replacement to compensate for the death of dopaminergic neurons in an area of
the midbrain referred to as the substantia nigra. Specifically, the substantia nigra
projects to other neural structures forming pathways that are responsible for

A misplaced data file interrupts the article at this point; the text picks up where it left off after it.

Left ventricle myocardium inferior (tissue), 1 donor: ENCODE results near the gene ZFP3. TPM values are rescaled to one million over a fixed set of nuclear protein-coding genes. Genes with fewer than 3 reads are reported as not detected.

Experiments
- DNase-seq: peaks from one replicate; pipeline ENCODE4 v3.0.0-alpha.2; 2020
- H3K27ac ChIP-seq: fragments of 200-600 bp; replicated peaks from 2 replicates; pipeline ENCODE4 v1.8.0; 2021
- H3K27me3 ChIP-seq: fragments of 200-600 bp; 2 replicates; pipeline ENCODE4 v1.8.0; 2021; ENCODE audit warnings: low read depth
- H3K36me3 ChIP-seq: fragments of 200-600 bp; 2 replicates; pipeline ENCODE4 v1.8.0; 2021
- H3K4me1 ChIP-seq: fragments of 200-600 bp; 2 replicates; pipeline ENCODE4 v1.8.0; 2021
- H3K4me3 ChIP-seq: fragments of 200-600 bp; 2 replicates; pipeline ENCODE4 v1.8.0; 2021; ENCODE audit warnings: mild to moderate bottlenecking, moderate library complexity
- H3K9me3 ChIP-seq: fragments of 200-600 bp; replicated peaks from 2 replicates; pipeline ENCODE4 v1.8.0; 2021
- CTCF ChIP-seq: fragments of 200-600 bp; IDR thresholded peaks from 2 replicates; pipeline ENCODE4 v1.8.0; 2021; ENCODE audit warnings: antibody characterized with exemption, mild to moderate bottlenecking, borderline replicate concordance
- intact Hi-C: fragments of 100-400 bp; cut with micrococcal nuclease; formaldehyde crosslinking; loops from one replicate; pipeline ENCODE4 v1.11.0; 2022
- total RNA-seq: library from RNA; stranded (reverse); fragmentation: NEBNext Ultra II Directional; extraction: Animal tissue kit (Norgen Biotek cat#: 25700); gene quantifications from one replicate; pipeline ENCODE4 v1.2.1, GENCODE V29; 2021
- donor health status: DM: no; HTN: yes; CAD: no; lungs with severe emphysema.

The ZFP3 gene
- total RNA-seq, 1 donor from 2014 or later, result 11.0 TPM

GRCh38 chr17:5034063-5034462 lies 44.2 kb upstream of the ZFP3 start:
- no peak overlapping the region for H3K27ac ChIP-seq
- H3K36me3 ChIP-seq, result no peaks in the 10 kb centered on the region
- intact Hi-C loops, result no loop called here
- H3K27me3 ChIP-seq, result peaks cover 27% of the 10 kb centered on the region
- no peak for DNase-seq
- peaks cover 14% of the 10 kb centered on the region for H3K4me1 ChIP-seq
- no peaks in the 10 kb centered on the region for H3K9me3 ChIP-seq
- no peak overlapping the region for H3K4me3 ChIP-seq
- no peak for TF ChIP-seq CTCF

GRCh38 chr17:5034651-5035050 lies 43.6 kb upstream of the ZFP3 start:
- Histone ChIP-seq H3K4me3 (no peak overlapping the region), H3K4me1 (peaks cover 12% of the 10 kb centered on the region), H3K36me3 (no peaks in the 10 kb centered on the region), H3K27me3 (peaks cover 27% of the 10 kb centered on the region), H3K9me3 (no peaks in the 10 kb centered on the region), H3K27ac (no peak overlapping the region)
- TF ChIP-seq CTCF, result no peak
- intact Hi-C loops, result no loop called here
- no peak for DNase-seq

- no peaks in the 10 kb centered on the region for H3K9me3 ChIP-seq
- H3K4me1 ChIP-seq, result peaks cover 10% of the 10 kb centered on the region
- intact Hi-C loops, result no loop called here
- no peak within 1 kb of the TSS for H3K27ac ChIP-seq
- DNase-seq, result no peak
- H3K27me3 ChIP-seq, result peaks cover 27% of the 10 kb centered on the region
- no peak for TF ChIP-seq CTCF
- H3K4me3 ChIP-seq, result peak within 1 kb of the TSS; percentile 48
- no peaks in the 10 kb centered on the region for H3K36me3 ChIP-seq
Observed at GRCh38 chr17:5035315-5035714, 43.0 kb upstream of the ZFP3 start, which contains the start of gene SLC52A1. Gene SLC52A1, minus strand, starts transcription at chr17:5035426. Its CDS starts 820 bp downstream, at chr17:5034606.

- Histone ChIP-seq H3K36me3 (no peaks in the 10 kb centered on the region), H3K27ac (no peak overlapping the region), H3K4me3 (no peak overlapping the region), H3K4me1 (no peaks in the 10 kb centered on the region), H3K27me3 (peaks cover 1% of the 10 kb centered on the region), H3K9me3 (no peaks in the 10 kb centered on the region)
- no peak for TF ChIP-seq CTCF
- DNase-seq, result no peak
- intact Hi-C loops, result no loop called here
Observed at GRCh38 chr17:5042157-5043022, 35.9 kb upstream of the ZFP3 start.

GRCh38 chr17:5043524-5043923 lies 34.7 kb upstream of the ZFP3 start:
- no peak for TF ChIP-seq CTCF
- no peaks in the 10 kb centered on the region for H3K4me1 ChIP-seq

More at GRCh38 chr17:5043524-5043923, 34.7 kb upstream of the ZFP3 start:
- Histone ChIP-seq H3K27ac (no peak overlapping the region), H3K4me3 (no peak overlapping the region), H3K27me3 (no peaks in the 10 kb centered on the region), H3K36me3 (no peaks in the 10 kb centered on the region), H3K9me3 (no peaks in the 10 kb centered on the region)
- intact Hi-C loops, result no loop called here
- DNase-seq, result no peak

maintaining precision in voluntary movements . Levodopa remains the primary and most effective dopamine replacement agent, however, participants experience an increasingly shorter period of symptom relief. Many develop motor fluctuations, dyskinesia, and a wide array of psychiatric problems with prolonged use of this medication . Thus it is important to investigate alternative non-pharmacologic strategies to improve the symptoms of PD. Speculation exists that vibration therapy may provide relief for symptoms of PD by influencing the abnormal neural rhythms associated with the disease . The successful function of the basal ganglia is critically dependent on the level of dopamine available to modulate its neural synchrony . The subthalamic nucleus (STN) can be strongly influential on neuron activity in the basal ganglia. It is hypothesized that the characteristic over-stimulation of the STN that occurs in PD 5 may cause the basal ganglia to be held abnormally in a 15-30Hz oscillatory rhythm . It may be suggested that the mechanical perturbations of vibration therapy disrupt these hypersynchronized rhythms. Several studies have examined vibration as a potential therapeutic intervention for motor symptoms of PD. Jöbges and colleagues administered local vibration to single upper limb muscle groups in individuals with PD experiencing moderate resting tremor, and subsequently found reductions in tremor. The authors suggest that tremor frequency is influenced by manipulating local sensory feedback to a limb. In another study by Haas et al, the investigation was concerned with the effects of vibration using variable stimuli on the whole body of PD participants rather than single muscle groups . Brink 12 A – 9401 HS Assen - T. Algemeen 0624 97 9264 - T. Sales 0685 75 3975 The justification for variable stimuli comes from work by Schultz in a series of investigations showing that unpredictability of a stimulus is directly related to dopamine release. By logical extension, if random vibration causes small supplementary releases of dopamine, it may enhance activity of the affected brain circuits. In the experiment by Haas and colleagues , random unsynchronized vibration (varying in amplitude) was delivered to the feet of PD participants from a platform on the key assumption that the effects would be experienced throughout the whole body. An important feature of the current study is that the vibration is unquestionably experienced throughout the entire body. Haas et al found a highly significant improvement of 16.8% in the Unified Parkinson’s Disease Rating Scale (UPDRS) motor score (tremor and rigidity scores improved by 25% and 24% respectively). The current study also uses the motor impairment section of the UPDRS as a primary assessment. However, unique to the current study was the creative tactic of videotaping assessments for ensuring rater blindness to the treatment status of the participant. The videotapes were shown in random order at a later date for rating. Quantitative measures were used for gait and bradykinesia, using a pressure sensitive carpet and a grooved pegboard respectively. Changes in parameters such as step length and velocity are important values to investigate in gait analysis because walking of PD participants is normally characterized by slow, short, and shuffling steps. The timing for placement and removal of pegs in a grooved board is a useful standardized measure to evaluate upper limb slowness in initiation and execution of movement in participants. The present study employs the use of the physioacoustic method to deliver vibrations, as it ensures the delivery of vibration to the entire body, and is a comfortable alternative to other methods of delivering vibration to the body. This is the first study to quantitatively test the effects of the physioacoustic method on motor symptoms associated with PD participants. Brink 12 A – 9401 HS Assen - T. Algemeen 0624 97 9264 - T. Sales 0685 75 3975